The International Olympic Committee decided on Tuesday to ban the Russian team from participating in the Winter Games that will be held in South Korea next year in February. As a result, many people assumed firms that have invested in the Winter Games would be affected by a serious financial hit. However, the removal of the U.S.’ biggest rival nine weeks before the 2018 Pyeongchang Olympics might help the Games commercially, particularly in the U.S.
Some Russian athletes will be permitted to participate as neutral individuals only if they can convince the experts on anti-doping that they’re clean. According to Olympics experts and insiders with many years of expertise in the art of Game selling, it is likely that many Russians will not be present and that is going to make the Americans more competitive and also more likely to win medals. Rob Prazmark, who has been negotiating corporate sponsorship deals for the Olympics in the past 30 years, said that the American audience wants to see medals.
The last time the Olympic competition was compromised substantially was in 1984 when the USSR and most Eastern Bloc nations boycotted the LA Olympics. The Soviets stated that sending their athletes to the U.S. posed a security risk, although the move was likely a retaliation from the U.S. four years earlier, the time the Games were held in Moscow.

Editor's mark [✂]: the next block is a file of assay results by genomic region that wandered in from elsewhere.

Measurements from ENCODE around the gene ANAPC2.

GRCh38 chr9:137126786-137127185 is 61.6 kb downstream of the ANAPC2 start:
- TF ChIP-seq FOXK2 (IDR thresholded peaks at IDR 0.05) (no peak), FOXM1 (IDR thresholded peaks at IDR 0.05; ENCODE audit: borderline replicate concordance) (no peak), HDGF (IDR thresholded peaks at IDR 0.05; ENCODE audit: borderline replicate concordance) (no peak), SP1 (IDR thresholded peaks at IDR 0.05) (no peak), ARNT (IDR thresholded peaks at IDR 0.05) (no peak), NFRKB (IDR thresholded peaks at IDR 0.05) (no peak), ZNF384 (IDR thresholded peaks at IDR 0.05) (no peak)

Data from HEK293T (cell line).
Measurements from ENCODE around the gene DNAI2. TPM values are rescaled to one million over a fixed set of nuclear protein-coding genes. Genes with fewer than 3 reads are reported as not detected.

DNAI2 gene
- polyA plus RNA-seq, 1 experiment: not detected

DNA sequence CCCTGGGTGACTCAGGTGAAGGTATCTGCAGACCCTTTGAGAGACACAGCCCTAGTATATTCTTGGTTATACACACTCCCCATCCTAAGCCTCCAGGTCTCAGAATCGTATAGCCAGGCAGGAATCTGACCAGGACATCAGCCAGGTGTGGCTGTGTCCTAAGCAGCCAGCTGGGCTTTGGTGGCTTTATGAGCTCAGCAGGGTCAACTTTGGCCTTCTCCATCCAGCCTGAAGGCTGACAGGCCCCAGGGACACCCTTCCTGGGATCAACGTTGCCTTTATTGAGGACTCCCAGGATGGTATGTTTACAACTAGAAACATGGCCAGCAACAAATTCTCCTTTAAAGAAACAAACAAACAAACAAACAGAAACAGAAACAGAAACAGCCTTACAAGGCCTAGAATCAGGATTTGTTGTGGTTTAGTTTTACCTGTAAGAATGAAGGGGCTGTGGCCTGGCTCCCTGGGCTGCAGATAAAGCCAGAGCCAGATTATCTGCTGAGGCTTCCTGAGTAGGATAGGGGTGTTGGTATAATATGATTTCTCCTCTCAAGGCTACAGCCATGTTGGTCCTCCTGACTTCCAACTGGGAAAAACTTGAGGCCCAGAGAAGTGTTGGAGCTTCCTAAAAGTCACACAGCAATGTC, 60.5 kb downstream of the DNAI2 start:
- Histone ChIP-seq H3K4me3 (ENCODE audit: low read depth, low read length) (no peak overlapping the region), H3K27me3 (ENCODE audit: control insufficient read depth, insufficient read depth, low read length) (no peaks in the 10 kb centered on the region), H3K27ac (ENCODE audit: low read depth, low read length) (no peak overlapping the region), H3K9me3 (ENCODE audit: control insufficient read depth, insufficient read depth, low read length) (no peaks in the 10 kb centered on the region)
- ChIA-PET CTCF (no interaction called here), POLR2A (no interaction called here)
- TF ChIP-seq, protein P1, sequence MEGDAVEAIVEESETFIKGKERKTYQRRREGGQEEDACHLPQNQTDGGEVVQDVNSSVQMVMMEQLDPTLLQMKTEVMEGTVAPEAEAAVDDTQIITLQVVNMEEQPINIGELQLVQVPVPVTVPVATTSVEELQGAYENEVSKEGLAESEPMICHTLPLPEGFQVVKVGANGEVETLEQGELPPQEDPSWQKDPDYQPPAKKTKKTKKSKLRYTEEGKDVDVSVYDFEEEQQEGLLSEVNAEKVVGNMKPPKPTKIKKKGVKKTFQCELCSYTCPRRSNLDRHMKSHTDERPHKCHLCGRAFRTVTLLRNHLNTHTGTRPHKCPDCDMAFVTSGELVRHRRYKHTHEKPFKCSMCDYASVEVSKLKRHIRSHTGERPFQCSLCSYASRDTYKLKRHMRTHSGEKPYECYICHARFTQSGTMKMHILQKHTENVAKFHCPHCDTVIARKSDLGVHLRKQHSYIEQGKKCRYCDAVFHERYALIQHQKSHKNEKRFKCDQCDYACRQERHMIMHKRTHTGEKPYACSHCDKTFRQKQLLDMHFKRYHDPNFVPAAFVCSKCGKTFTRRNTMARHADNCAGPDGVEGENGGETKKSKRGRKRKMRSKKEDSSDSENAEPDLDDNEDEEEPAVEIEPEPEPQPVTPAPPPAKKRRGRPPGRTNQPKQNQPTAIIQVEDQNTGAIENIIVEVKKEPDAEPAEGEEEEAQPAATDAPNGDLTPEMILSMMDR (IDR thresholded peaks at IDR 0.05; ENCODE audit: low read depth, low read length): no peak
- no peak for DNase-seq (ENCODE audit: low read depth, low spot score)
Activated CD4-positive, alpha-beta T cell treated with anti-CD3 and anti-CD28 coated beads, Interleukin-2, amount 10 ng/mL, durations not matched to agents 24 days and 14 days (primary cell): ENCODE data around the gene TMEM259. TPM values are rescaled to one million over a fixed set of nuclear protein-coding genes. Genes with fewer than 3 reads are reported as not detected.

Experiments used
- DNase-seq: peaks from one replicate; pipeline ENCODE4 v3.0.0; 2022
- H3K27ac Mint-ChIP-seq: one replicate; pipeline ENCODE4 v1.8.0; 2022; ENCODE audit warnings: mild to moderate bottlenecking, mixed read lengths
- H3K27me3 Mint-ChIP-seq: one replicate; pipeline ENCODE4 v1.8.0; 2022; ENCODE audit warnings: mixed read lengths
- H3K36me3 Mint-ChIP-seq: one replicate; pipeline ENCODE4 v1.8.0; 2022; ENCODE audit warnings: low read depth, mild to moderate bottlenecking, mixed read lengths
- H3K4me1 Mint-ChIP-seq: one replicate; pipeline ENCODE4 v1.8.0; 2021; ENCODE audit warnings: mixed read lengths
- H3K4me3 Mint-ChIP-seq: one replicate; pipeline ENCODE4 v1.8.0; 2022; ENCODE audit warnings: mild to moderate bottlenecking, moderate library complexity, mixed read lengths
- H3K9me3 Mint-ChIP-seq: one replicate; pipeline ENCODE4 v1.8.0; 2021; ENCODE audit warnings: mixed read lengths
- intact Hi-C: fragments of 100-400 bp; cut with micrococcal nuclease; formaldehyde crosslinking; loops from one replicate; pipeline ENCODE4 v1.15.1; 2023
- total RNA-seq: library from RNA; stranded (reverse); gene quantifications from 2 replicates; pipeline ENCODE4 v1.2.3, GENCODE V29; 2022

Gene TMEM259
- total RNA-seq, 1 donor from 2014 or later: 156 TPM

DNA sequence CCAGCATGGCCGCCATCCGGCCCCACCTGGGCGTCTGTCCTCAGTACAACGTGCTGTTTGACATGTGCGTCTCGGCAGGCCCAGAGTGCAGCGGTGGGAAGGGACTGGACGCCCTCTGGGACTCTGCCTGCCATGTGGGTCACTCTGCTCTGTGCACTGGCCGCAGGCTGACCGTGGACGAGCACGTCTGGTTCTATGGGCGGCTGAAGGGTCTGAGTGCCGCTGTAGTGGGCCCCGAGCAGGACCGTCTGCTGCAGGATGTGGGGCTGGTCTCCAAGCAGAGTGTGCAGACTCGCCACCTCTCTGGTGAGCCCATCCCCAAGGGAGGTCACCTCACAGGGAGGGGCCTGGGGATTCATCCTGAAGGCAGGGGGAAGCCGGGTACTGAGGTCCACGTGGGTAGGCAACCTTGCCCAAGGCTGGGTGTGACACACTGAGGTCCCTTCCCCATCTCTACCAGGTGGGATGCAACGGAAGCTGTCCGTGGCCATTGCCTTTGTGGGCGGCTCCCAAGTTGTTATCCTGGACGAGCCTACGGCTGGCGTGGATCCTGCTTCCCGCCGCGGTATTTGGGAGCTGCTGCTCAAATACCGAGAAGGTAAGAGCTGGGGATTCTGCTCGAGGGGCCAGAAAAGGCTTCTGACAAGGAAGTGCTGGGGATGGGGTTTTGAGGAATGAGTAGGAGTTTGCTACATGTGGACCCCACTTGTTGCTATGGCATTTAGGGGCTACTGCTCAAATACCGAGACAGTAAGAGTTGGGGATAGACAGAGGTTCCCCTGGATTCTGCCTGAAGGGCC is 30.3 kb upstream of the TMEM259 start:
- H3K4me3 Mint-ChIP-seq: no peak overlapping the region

American Broadcasting Company, a television network that broadcasts those Games in the U.S., considered asking the IOC (International Olympic Committee) for a refund on its payment of broadcasting rights after nations announced their boycott. The idea was dismissed after the Games were a huge success; the U.S. won 83 gold medals.
For several months, it seemed like the Pyeongchang Games would return to the days of the Cold War., Russia versus the United States story. However, that storyline was removed, thanks to the shameless attempts of rigging the Sochi Olympics through corrupting the drug-testing laboratory, which led to Russia being banned. The ruling delivered attention and the much-needed buzz for an event that research, as well as slow ticket sales hint, has been seriously lacking in both areas.
It appears there’s only one nation whose absence from the competition would be disastrous for the International Olympic Committee: the U.S. The National Broadcasting Company paid 963 million dollars to broadcast these Olympics, far more than all the other broadcasters. More than 50 percent of the global sponsors of the Olympic committee are American companies.